At its height, the Changdeng Shoe Company employed 7,000 workers in the eastern
district of Dongguan, a manufacturing centre in China’s southern Guangdong
province. Today the company’s factory compound is a ghost town, populated by
only a few dozen bored security guards, ground keepers and technical personnel
overseeing the dismemberment of its assembly lines.
In a communal area surrounded by Changdeng’s abandoned worker dormitories, a
beauty salon, table-tennis room and medical clinic have been stripped bare. A
notice for an auction, held last December, invites anyone interested in the
factory’s five cars to come and bid.
“The Taiwan boss was in his 70s and wanted to get out of the business,” said
Pang Wei, as he gave the Financial Times a tour of the compound. “He has gone
back to Taiwan.”
Mr Pang, an entrepreneur based in the nearby provincial capital of Guangzhou,
paid Rmb10m ($1.4m, €943,000, £711,000) for Changdeng’s capital equipment and is
re-selling it to other manufacturers. At the factory, technicians supervised the
removal of sewing tables and other machinery from upper floors to ground level,
for easier inspection by potential buyers.
Equipment is not the only thing to have been scavenged at Changdeng. “Most of
the workers here were hired by other factories in the area,” says Chen Qingwen,
who also runs a business selling shoe manufacturing equipment. “They were very
happy to take them.”
According to Zhang Huarong, chairman of both the Asia Footwear Association
and the Huajian group, one of China’s largest shoe companies, basic monthly
salaries in the industry have doubled to $200 since 2006.
However, the difficulties encountered by Changdeng and thousands of other
factories across the Pearl River Delta, where Guangdong’s manufacturing
industries are concentrated, do not suggest that China’s export engine is facing
crisis. Guangdong’s exports grew 22.3 per cent to $369.3bn last year, accounting
for 30 per cent of the national total.
What is happening is a survival-of-the-fittest struggle affecting primarily
smaller factories in relatively low-tech, labour-intensive industries. In other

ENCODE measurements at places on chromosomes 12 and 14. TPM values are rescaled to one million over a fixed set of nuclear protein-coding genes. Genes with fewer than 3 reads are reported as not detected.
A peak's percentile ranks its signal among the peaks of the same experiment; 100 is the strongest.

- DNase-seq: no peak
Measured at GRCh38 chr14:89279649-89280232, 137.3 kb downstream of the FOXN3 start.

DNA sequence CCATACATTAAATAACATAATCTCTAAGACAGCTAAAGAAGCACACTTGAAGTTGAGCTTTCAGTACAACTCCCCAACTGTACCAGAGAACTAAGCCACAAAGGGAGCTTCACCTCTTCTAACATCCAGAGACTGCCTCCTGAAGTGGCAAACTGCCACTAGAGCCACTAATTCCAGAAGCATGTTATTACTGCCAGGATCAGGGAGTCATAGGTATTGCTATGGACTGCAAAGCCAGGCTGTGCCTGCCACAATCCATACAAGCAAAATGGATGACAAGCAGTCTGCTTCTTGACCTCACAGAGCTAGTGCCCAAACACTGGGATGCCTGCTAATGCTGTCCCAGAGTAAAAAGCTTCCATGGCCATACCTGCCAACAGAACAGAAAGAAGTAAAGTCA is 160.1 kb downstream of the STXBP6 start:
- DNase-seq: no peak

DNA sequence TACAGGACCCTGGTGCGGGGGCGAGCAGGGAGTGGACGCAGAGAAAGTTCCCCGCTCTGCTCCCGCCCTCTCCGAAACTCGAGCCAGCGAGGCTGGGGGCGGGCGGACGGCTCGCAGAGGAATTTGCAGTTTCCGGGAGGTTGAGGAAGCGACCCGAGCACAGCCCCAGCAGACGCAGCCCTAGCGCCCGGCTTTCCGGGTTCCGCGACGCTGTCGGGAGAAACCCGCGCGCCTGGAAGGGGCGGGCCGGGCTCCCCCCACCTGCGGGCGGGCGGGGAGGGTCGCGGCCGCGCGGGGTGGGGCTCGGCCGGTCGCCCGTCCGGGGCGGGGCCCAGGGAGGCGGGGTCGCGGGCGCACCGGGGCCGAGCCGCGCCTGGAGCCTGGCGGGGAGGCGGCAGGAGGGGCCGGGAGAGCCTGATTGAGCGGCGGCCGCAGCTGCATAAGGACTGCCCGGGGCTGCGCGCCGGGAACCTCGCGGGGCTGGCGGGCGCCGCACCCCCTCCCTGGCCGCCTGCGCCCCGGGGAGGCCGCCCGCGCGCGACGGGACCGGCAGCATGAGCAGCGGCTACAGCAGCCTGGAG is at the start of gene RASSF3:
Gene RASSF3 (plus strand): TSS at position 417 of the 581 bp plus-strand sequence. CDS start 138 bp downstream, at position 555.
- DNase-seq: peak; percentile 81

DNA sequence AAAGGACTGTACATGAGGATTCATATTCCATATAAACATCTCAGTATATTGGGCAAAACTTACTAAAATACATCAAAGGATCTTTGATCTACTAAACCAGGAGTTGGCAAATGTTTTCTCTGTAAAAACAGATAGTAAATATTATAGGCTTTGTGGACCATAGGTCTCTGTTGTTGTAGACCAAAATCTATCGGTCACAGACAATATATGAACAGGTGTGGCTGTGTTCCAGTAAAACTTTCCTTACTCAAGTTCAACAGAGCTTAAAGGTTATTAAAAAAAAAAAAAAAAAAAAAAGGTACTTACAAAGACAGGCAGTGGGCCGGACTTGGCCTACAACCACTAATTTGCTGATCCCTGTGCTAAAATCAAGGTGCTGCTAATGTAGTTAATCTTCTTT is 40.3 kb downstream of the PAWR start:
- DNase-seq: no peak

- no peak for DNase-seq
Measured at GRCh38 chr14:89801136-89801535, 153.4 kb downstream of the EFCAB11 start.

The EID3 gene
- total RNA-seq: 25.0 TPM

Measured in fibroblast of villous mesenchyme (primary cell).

cases, companies are redistributing some lower value, less time-sensitive tasks
to new production facilities in cheaper inland areas. Reflecting China’s
resilience, last month the country’s national trade surplus surged 23 per cent
year on year to $19.5bn.
Large factories that have shifted some of their operations to China’s
interior, as Huajian has done, usually retain sizeable facilities in Guangdong,
which are better at turning around higher value orders with shorter lead times.
“I never think about closing our factories in Dongguan,” Mr Zhang said. “We want
to upgrade them by focusing more on research and development, new fabrics and
new manufacturing techniques.”
Mr Pang’s buyers provide a glimpse into the industrial migration that is
occurring as higher costs take their toll on factories such as Changdeng. One of
them, Chi Shiqing, runs a small, 300-worker shoe factory in Shaoguan, a city in
northern Guangdong near the border with Hunan province.
“It’s not easy to get workers in Shaoguan either,” Mr Chi says. “Nobody wants
to move there so I have to hire the locals.”
He adds: “Wages in Shaoguan are not much lower than those in Dongguan
now.”His workers earn Rmb1,200 ($170) a month.
Mr Chi can take some comfort from the fact that he manufactures for the
domestic market only. That means he is not exposed to another key cost pressure
– the rising value of the renminbi, which has appreciated about 15 per cent
against the dollar since mid-2005.
Another factor behind recent company closures in Guangdong has been the
implementation of China’s new contract labour law, which came into effect last
month. By closing before January 1, factory owners could avoid having to pay
higher compensation costs mandated by the new law.
Changdeng at least did the right thing, folding up its operations in an
orderly manner and in compliance with Chinese law before the end of 2007.
According to local media reports, the company paid some Rmb40m in worker
Across town, Lu Yongyuan, a 32-year-old migrant labourer from Guizhou
province, was not so lucky. The Taiwanese head of his company, Dongguan
Hongsheng Mould Factory, simply absconded. The factory’s 300 workers returned
from the traditional Chinese New Year holiday to find the factory gates locked
and their salaries unpaid.
“Most of us found out on February 14,” said Mr Lu, who had worked for
Hongsheng for 10 years. “The government will auction the assets. Costs were just
A notice posted on Hongsheng’s gate instructs workers to contact the local
village government office to collect one month’s basic salary. Under the new
contract labour law, Mr Lu should have received the equivalent of 10 months’
wages in compensation.